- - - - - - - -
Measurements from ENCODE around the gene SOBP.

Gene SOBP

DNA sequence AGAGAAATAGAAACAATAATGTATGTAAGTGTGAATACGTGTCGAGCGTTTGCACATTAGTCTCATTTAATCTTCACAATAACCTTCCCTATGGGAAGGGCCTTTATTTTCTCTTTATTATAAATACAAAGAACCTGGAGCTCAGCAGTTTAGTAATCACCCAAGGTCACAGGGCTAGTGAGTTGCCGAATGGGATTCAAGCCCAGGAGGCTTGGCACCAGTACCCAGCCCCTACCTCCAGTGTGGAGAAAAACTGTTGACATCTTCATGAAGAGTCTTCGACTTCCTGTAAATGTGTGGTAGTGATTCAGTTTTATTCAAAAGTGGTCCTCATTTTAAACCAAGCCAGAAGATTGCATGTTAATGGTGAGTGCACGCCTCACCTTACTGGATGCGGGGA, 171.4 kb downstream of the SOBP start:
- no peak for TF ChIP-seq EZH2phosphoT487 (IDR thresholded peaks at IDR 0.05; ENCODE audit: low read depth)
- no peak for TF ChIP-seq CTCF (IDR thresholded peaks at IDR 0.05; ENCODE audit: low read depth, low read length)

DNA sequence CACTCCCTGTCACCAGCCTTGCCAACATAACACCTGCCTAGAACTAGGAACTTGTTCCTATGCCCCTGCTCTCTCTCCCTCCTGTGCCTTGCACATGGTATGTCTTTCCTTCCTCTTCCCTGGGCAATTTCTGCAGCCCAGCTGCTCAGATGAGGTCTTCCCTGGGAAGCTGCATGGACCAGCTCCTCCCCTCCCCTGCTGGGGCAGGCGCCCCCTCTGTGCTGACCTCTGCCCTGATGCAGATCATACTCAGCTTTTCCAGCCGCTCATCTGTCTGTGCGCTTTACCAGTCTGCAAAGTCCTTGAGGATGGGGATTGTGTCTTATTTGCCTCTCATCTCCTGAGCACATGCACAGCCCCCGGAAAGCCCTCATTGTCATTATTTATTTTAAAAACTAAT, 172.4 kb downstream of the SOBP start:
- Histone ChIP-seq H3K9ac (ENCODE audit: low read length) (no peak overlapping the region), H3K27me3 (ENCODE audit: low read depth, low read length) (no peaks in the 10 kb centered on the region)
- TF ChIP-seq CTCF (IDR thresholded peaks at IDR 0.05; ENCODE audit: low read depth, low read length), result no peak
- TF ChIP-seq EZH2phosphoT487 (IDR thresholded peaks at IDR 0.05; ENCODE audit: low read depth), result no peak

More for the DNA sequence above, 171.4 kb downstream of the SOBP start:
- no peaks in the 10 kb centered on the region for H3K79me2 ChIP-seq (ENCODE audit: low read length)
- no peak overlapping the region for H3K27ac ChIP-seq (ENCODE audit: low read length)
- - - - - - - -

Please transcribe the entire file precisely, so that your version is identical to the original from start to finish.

Measurements from ENCODE around the gene SOBP.

Gene SOBP

DNA sequence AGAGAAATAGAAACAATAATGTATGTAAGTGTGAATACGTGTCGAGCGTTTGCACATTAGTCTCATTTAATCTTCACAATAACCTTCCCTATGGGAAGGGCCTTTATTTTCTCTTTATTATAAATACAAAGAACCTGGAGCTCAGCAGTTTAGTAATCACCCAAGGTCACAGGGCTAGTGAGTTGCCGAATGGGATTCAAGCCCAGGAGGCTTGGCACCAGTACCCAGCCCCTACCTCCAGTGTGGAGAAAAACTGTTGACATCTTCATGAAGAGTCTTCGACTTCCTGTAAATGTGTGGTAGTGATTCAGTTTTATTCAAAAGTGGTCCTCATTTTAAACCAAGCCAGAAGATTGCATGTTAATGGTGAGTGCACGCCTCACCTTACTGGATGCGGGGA, 171.4 kb downstream of the SOBP start:
- no peak for TF ChIP-seq EZH2phosphoT487 (IDR thresholded peaks at IDR 0.05; ENCODE audit: low read depth)
- no peak for TF ChIP-seq CTCF (IDR thresholded peaks at IDR 0.05; ENCODE audit: low read depth, low read length)

DNA sequence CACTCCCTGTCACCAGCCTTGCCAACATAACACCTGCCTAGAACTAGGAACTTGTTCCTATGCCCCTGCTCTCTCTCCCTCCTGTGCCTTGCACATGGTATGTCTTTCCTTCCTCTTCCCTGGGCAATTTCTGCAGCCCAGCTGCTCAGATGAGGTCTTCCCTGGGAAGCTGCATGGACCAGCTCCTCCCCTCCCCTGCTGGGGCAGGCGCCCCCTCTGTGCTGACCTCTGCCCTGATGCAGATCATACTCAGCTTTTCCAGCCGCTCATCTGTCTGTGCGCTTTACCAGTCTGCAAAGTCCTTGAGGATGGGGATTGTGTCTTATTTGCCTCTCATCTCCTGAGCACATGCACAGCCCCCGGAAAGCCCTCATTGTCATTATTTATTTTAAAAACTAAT, 172.4 kb downstream of the SOBP start:
- Histone ChIP-seq H3K9ac (ENCODE audit: low read length) (no peak overlapping the region), H3K27me3 (ENCODE audit: low read depth, low read length) (no peaks in the 10 kb centered on the region)
- TF ChIP-seq CTCF (IDR thresholded peaks at IDR 0.05; ENCODE audit: low read depth, low read length), result no peak
- TF ChIP-seq EZH2phosphoT487 (IDR thresholded peaks at IDR 0.05; ENCODE audit: low read depth), result no peak

More for the DNA sequence above, 171.4 kb downstream of the SOBP start:
- no peaks in the 10 kb centered on the region for H3K79me2 ChIP-seq (ENCODE audit: low read length)
- no peak overlapping the region for H3K27ac ChIP-seq (ENCODE audit: low read length)